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Computerdial were the purveyors of F.I.S.T., the game deveoped by Steve Jackson for interactive telephone gaming, based on Fighting Fantasy.

Beginnings[edit | edit source]

Computerdial was founded in 1985 in the United Kingdom, and developed a system which could read the clicks on a rotary-dial phone.

Astrology[edit | edit source]

In the mid-eighties they used this system for astrology, where the user dialled in their birth-date and heard a horoscope read by the TV astrologer, Russell Grant. This was the period during which Russell became a British institution. When Grant jetted off to America to present an astrology special with Angie Dickinson, he also launched his astro-telephone lines there with Computerdial in New York, having had already had a huge success in London and the UK. Apparently, "540-RUSS" became the catch phrase. During this time the owners of Computerdial, the Pirquets, paid for Grant to live at Greenwich country club in Connecticut[1], a reflection of the success they were having.

F.I.S.T. and Steve Jackson[edit | edit source]

In the late 1980's Computerdial approached Steve Jackson asking if he thought it was possible to do any games, perhaps like a Fighting Fantasy book, using their system. Jackson described his thoughts on being asked this in the following terms:

Wow. It was like someone had said to me: "Hey, we've just invented a pack of cards. We've been using it to tell fortunes. Want to see if you can invent any games to play with them?"[2]

Evidently, Jackson felt the system was perfect for his Fighting Fantasy-type adventures. He immediately set about the creative process describing it as "the nearest thing I've come to actually programming a computer ... the whole adventure was written like a cross between a Fighting Fantasy book and a computer program.".[2]

The result was gamebook-style adventures, played by calling up a toll phone number and pressing buttons on a touch-tone phone or using a rotary-dial phone. The first, and most well known, of Jackson's projects with Computerdial was called F.I.S.T. (Fantasy Interactive Scenarios by Telephone)[2] Jackson called upon associates from his past, and got Martin McKenna to do the Advertising art for F.I.S.T. in 1989. [3] Computerdial placed an advert on the TV pages of The Mirror newspaper and got 5,000 people a day phoning in. So they then put one on the back page of The Sun and in Jackson's words "it went ballistic."[4]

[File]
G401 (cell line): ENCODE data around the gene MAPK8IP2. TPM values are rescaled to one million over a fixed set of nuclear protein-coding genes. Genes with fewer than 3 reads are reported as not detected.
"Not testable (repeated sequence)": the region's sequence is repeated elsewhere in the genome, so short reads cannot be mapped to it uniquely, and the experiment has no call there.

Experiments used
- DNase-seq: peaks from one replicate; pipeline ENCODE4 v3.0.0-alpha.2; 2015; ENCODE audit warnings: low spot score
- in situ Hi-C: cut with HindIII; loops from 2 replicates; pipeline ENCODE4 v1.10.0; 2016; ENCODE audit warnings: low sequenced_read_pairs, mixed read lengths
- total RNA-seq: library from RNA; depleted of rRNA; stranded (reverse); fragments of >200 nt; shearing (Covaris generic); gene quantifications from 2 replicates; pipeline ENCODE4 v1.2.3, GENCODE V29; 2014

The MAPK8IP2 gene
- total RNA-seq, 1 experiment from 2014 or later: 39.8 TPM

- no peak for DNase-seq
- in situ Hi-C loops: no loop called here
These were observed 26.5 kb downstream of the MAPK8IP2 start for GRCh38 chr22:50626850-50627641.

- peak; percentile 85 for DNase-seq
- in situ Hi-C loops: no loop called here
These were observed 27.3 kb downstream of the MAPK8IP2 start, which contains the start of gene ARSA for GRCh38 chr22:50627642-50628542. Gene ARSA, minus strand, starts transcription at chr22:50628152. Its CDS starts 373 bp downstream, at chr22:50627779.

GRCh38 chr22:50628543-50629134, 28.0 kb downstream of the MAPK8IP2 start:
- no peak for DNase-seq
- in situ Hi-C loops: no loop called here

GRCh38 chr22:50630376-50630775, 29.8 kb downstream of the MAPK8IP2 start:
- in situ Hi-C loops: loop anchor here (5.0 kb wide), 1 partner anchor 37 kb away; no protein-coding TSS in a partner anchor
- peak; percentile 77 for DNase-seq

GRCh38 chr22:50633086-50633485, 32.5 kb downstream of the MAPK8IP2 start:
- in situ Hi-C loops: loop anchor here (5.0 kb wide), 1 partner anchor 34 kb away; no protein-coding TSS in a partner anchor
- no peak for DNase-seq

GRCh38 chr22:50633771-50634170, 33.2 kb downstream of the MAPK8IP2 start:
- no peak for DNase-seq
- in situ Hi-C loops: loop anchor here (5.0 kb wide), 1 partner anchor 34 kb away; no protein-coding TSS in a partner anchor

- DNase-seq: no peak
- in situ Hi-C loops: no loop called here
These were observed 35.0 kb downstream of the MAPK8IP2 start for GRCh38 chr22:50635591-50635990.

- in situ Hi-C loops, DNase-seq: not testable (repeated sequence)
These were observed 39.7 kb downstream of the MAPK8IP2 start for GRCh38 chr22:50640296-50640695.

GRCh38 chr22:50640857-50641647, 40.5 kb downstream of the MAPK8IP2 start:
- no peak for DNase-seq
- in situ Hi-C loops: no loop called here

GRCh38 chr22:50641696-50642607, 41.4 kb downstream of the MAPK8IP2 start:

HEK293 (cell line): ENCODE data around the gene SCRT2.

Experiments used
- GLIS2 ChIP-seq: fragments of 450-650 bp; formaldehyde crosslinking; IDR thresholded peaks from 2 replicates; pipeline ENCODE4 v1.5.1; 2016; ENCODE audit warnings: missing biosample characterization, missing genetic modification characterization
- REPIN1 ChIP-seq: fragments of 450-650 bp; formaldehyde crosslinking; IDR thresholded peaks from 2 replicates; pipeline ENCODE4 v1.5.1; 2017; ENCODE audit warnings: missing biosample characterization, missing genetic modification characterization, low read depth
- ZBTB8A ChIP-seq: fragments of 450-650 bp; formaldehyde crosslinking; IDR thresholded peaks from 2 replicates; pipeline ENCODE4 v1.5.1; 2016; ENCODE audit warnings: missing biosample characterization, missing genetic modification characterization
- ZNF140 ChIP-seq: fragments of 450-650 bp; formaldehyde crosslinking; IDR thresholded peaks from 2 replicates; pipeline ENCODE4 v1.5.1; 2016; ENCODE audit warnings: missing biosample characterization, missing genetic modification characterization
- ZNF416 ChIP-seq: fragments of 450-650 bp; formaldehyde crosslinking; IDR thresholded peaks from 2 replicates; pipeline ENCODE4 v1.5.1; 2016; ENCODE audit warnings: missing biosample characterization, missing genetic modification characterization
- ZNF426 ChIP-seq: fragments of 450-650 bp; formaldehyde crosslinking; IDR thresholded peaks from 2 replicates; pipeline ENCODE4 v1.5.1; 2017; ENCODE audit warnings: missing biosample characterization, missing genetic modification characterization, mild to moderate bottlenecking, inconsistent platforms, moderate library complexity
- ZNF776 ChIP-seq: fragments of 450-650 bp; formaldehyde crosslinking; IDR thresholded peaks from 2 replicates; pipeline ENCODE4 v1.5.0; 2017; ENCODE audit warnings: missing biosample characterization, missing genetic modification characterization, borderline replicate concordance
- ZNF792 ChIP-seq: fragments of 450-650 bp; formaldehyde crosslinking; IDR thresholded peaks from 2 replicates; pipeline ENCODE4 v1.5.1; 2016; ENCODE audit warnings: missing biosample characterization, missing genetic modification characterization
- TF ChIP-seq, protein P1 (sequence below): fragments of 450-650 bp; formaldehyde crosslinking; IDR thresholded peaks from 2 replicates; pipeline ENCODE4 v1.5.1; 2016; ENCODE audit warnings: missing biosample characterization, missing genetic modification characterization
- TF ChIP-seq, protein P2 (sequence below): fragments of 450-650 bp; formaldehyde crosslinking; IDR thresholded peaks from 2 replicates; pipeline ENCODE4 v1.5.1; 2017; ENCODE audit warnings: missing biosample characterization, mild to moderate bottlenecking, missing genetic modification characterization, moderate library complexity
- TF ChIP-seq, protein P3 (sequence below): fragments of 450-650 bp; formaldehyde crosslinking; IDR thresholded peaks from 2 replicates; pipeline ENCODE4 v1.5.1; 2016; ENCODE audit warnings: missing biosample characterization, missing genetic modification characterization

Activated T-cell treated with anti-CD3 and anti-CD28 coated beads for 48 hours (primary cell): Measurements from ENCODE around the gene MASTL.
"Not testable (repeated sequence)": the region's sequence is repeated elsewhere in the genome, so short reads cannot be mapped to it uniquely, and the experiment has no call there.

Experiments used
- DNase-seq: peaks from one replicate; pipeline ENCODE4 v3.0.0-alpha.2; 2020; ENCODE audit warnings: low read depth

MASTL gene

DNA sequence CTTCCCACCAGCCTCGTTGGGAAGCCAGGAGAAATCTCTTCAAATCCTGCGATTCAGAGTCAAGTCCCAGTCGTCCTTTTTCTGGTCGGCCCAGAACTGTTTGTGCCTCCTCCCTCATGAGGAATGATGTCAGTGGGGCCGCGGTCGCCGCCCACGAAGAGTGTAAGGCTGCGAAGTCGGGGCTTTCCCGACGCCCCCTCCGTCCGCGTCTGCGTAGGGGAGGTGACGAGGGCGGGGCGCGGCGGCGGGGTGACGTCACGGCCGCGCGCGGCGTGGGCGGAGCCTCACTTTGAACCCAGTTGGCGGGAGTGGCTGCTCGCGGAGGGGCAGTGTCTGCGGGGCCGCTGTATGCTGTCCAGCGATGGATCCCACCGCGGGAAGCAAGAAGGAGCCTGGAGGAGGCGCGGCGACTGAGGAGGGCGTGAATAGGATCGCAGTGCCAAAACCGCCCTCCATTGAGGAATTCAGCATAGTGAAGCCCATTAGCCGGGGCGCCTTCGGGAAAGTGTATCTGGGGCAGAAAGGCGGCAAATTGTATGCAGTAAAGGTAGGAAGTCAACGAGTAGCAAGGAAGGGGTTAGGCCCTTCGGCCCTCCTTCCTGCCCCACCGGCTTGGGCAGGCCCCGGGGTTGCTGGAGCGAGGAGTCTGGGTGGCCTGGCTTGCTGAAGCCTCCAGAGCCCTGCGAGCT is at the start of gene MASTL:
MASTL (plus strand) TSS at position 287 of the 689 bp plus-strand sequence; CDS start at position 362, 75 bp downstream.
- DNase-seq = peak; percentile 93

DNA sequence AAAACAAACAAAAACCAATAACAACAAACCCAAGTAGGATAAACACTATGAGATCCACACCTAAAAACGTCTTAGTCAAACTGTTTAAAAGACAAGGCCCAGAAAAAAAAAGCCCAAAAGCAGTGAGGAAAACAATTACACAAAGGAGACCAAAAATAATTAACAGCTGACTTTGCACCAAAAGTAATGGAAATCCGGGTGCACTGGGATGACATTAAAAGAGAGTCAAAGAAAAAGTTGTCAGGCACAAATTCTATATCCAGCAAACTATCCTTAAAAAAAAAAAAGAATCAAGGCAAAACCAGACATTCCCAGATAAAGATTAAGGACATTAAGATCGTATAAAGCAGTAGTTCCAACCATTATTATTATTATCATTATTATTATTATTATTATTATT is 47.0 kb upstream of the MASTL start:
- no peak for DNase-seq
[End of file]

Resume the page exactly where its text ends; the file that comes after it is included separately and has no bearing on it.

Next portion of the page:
Once again, Computerdial scored a success, and once again crossed the Atlantic with this product. Jackson describes the fact that the royalties he received were wonderful with which he was able to buy a Spanish villa.[2]

Jackson did 5 telephone adventures in total.[2] As stated, the first was called F.I.S.T.: ("Castle Mammon"), released in early 1988. The second was a direct sequel called F.I.S.T.2, ("The Rings of Allion"), released in March 1989.[5] The third adventure was not called "F.I.S.T.3", as stated by Jackson in the "F.I.S.T.2 is ready - are you?" pack, sent out in March 1989 as a promotional invitation to play F.I.S.T.2.[5] Jackson was clear that "I'm working on the third Computerdial game. It's not "F.I.S.T.3" - not even a fantasy game - but it is a game of combat."[5] It is not yet known what the fourth and fifth games consisted of.

Competition Commission's investigation of British Telecom[edit | edit source]

Computerdial were heavily involved in the Competition Commission's investigation of British Telecom ("BT") in 1988, looking into whether the provision by BT of Chatline Services and Message Services by means of its Public Switched Telephone Network operated against the public interest. Computerdial, a member of ATIEP ("Association of Telephone Information and Entertainment Providers"), obviously had a keen interest in BT not dominating the market in a way contrary to the prosperity of their own business.

The Information Service Limited[edit | edit source]

In 1997 the company became known as "The Information Service Limited", changing its name with Companies House. They were bought by Scottish Telecom, a subsidiary of Scottish Power plc, and continue to exist in this capacity.

See Also[edit | edit source]

References[edit | edit source]

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